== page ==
Three pillars of the Northwestern State University family were honored and memorialized Nov. 18 when the NSU Foundation announced the creation of the Jack Brittain Jr., Jerry Pierce and Richard Ware First Generation Endowed Scholarships, made possible by a $300,000 donation from Robert “Skeeter” Salim.
“The impact of these scholarships cannot be overstated,” said NSU President Dr. Marcus Jones, noting that 34 percent of NSU students are the first in their families to attend college.
Jones and Edgar Cano-Lopez, assistant professor of art, unveiled a portrait of Brittain, Pierce and Ware depicting the three individuals with the NSU columns in the background, symbolic of their legacies at the university.
Salim, a Northwestern State tennis letterman from 1968-72 is a successful attorney with offices in Natchitoches and Houston. His support of Demon baseball has been pivotal for over two decades, resulting in significant facility enhancements and more. Also a significant supporter of men’s and women’s basketball through the years, Salim’s engagement with Demon baseball began in the John Cohen era and his involvement was vital to the renovations of Brown-Stroud Field led by Cohen in 2000, and improvements large and small since.
Salim has rallied other community leaders to become involved with the program. He has been actively involved in youth baseball in Natchitoches as well as with the Special Olympics. He was selected as one of the 100 Top Trial Lawyers determined by the American Trial Lawyers Association and named to America’s Top 100 High Stakes Litigators. He was inducted in to NSU’s N- Club Hall of Fame in 2019.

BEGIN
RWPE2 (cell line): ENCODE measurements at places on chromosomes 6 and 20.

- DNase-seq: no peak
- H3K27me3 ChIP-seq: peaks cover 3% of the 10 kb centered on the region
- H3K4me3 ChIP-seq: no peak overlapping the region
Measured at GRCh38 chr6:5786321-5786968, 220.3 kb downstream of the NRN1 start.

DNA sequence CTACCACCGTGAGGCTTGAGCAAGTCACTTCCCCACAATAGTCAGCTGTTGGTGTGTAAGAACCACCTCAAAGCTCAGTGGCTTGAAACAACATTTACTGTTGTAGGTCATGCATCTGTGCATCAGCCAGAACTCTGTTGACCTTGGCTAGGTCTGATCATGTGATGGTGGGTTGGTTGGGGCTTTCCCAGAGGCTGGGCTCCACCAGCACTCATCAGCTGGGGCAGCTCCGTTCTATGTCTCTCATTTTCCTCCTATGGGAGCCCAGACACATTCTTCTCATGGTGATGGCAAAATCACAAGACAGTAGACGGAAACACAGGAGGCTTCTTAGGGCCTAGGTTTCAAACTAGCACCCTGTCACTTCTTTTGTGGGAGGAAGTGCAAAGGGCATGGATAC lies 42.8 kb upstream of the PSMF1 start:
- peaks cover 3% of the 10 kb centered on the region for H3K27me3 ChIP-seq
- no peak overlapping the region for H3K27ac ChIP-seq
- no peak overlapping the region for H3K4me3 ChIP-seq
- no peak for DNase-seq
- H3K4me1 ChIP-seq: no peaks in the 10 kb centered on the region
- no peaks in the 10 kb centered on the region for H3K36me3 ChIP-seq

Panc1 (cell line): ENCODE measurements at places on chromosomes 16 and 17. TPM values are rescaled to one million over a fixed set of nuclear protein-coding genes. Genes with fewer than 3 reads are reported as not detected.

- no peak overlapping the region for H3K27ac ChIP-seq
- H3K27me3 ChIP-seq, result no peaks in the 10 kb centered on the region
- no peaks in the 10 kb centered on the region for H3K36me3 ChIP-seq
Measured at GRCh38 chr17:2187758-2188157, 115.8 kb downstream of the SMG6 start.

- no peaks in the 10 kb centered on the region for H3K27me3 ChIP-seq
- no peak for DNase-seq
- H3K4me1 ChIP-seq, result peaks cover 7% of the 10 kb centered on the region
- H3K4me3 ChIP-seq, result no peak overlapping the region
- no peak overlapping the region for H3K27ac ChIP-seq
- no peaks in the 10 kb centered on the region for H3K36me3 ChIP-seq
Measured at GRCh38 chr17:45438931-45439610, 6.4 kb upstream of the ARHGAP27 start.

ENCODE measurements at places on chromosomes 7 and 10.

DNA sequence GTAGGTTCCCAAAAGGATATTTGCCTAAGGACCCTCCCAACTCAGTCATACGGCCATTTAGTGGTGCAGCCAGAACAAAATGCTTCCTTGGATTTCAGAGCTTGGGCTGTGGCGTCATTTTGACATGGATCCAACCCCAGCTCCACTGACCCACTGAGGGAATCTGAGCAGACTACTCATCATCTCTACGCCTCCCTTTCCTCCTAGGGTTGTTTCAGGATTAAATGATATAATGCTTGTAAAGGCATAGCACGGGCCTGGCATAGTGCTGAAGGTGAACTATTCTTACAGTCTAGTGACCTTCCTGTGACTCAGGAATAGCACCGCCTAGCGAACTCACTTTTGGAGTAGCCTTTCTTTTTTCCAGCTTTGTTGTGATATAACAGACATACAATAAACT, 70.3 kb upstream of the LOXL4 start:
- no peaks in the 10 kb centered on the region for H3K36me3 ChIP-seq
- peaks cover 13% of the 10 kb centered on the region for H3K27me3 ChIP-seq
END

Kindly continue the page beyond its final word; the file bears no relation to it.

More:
“I know how much these three people loved our university, loved this community and how much of an impact they had in so many lives and will forevermore have impact, certainly because of what’s happening there today,” said Doug Ireland, former Sports Information Director at NSU and friend to the three honorees.
“This was my idea about honoring these three guys together. These guys were always together. The three of them were just so intertwined and their love for Northwestern was incredible. You couldn’t have a conversation with any one of the three of them when Northwestern didn’t come up in the conversation,” Salim said. “I had a special relationship with all three of them.”